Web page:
On the Main Post, the Presidio Promenade follows the sidewalk past the transit center and post office, then, as you reach Montgomery Street, takes off on a broad multiuse path that winds behind the visitor center, following the route of the Presidio Parkway (formerly Doyle Drive). Here you have a panoramic view of the Golden Gate Strait, though unfortunately it is obstructed by the Parkway’s wire fencing.

You soon pass the San Francisco National Cemetery, established in 1884, where more than 30,000 military veterans and members of their families have been laid to rest. Just past the cemetery the promenade splits off from Lincoln Boulevard and descends a moderate slope to five brick cavalry stables built in 1914. One still houses U.S. Park Police horses, and you are likely to see some of them in one or both of the outdoor paddocks as you pass by. Behind one of the stables you cross a 55-foot wooden bridge, then begin a gentle climb up to travel along Lincoln Boulevard again.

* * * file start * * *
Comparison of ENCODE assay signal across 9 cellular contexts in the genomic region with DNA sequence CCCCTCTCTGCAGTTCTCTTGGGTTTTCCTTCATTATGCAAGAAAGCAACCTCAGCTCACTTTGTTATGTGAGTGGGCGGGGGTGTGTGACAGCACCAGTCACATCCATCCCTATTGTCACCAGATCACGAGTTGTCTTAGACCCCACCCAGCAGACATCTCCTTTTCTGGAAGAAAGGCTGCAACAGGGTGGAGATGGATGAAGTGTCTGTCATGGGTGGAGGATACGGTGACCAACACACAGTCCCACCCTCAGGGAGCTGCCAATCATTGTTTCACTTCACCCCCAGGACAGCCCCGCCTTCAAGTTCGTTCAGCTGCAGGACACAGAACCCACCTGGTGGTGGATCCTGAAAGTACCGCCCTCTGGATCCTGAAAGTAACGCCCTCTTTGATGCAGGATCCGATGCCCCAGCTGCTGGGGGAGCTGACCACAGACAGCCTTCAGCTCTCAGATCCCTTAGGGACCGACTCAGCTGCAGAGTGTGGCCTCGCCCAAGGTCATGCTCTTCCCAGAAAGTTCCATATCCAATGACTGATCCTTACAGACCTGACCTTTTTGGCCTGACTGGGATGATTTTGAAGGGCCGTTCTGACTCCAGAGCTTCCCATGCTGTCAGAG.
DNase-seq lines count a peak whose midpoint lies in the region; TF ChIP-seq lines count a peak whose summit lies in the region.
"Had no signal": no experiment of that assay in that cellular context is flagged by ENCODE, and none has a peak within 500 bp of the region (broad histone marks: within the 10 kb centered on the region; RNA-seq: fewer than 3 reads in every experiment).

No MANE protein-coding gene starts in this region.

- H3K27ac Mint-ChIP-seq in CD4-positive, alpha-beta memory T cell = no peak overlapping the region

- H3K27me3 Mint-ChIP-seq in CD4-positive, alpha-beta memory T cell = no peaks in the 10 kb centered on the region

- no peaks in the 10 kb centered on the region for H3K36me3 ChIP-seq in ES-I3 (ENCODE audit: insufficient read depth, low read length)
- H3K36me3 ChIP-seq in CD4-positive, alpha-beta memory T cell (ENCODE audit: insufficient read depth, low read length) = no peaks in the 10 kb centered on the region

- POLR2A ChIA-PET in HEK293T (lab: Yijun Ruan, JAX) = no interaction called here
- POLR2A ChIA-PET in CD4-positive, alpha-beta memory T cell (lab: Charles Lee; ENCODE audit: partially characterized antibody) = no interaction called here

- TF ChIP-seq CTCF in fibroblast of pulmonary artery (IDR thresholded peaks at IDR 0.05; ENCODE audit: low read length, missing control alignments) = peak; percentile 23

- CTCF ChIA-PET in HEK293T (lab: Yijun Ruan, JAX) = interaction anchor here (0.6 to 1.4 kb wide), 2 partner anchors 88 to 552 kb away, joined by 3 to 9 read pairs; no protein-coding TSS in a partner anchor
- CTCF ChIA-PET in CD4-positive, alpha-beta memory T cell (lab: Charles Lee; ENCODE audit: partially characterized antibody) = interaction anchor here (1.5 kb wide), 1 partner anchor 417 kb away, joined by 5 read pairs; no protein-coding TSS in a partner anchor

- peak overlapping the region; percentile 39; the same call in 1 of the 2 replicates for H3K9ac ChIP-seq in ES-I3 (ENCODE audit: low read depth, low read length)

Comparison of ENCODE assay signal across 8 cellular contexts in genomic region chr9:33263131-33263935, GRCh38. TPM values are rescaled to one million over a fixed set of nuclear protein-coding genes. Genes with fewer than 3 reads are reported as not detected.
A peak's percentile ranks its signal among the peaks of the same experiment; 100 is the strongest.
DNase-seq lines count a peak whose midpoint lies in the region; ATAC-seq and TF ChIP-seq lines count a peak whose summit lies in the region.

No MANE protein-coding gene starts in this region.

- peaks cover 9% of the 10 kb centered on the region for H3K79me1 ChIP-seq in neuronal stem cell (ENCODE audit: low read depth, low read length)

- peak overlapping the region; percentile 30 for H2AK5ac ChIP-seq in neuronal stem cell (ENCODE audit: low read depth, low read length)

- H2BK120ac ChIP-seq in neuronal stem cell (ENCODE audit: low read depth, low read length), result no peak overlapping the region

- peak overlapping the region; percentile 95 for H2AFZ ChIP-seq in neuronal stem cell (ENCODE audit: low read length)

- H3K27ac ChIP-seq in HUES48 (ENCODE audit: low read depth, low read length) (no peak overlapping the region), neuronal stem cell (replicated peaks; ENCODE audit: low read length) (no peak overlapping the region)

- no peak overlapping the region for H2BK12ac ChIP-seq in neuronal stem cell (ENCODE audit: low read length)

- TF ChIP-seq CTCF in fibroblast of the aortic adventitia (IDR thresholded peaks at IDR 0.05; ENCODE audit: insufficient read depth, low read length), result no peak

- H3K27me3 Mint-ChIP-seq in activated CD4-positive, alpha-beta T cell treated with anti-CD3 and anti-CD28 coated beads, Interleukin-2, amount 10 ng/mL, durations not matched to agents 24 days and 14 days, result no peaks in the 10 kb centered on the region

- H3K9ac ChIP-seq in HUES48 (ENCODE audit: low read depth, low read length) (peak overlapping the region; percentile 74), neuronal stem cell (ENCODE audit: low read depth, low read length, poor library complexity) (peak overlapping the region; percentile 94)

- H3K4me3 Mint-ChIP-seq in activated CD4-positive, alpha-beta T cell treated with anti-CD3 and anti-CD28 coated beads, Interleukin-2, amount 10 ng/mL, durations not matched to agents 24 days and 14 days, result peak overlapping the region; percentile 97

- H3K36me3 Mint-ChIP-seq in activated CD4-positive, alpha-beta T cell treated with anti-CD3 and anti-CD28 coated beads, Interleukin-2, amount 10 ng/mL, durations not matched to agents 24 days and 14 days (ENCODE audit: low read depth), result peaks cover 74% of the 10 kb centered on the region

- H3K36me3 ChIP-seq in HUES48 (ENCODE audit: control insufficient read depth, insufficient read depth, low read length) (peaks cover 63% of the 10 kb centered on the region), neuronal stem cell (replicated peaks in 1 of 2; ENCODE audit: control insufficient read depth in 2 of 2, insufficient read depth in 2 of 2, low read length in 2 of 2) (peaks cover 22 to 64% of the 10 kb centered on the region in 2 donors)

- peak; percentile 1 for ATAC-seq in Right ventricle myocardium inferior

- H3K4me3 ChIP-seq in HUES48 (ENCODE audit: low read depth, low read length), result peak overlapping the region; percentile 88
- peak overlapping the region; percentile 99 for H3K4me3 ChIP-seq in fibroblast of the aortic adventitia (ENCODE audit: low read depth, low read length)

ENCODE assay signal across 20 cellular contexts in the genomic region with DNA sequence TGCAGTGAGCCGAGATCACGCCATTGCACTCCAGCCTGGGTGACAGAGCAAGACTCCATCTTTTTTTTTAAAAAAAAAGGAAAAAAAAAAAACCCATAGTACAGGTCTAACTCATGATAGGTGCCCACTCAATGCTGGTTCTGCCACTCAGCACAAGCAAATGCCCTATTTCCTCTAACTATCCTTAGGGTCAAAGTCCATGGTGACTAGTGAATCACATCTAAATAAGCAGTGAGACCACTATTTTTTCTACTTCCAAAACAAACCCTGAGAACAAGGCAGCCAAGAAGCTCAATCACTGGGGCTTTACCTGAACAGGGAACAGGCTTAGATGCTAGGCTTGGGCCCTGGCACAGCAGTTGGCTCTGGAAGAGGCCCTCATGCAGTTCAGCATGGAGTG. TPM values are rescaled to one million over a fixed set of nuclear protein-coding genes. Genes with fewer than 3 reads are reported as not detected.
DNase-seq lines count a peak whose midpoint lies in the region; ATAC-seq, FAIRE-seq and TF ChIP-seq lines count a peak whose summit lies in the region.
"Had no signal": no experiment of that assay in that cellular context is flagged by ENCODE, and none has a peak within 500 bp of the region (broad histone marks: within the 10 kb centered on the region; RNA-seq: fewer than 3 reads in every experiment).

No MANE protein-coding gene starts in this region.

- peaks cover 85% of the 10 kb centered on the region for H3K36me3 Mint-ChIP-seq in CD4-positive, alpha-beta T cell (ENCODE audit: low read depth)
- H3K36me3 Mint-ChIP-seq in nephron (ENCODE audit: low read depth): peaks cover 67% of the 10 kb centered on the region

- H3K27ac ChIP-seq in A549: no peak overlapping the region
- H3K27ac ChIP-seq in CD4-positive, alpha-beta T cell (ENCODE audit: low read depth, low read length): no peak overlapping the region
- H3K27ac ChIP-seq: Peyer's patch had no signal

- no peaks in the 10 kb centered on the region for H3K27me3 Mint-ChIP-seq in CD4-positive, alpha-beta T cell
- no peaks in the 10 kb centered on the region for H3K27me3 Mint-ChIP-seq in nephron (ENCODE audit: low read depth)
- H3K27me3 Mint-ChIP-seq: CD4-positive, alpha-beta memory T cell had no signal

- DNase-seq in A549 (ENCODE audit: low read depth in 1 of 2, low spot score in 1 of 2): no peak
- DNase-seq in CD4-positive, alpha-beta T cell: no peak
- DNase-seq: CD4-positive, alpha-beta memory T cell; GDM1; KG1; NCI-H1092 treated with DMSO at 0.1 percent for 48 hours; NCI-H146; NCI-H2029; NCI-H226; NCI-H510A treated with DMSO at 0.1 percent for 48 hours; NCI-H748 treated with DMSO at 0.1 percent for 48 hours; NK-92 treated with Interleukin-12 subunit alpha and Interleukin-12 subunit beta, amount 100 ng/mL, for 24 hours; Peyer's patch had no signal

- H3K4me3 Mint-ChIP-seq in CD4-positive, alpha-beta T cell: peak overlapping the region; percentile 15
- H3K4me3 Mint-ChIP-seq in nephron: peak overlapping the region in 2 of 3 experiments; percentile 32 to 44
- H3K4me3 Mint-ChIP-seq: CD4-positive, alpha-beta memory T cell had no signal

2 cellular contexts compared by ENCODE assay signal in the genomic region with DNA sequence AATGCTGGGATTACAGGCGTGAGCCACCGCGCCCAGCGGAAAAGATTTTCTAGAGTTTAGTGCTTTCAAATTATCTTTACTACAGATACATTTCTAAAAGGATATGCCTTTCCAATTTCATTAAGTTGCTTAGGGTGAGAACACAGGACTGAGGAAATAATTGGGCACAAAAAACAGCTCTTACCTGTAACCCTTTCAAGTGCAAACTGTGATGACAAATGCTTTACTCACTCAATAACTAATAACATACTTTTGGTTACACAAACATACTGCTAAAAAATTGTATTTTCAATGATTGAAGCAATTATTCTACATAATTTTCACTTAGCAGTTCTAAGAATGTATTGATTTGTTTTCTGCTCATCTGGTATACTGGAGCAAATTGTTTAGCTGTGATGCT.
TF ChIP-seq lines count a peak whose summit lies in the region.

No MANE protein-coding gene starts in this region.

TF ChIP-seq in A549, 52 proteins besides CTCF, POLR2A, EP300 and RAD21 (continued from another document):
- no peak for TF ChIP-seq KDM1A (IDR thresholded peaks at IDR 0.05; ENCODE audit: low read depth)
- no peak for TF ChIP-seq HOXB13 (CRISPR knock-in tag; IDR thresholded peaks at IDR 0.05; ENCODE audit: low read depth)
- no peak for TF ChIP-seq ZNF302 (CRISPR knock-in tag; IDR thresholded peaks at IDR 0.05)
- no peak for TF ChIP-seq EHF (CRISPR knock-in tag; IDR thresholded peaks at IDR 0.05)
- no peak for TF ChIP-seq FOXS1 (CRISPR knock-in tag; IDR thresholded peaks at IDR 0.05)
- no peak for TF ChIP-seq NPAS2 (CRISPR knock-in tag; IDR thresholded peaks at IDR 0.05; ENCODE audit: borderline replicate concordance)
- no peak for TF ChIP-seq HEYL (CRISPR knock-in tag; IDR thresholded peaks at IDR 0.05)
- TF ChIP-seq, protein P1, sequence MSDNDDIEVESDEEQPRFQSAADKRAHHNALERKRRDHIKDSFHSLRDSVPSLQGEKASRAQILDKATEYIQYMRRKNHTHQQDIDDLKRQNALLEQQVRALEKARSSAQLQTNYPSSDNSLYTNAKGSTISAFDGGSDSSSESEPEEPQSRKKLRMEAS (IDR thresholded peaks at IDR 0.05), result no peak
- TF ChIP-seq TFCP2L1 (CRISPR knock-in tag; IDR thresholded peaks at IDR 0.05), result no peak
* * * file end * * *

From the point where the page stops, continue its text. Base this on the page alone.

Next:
Passing under Doyle Drive, with its massive stone supports and metalwork painted the same orange hue as the Golden Gate Bridge, you soon come to the Crissy Field Overlook. If it’s a clear day, pause here for a moment to take in the stunning views of the Golden Gate Strait, the San Francisco skyline, and the rolling green meadows of Crissy Field. From here to the Golden Gate Bridge Plaza, where the promenade ends, is about half a mile. This is a popular route for tourists and commuters bicycling over the bridge, so watch out for speeding bikes. Be sure to look for a pullout with interpretive signs and interactive exhibits about the bridge.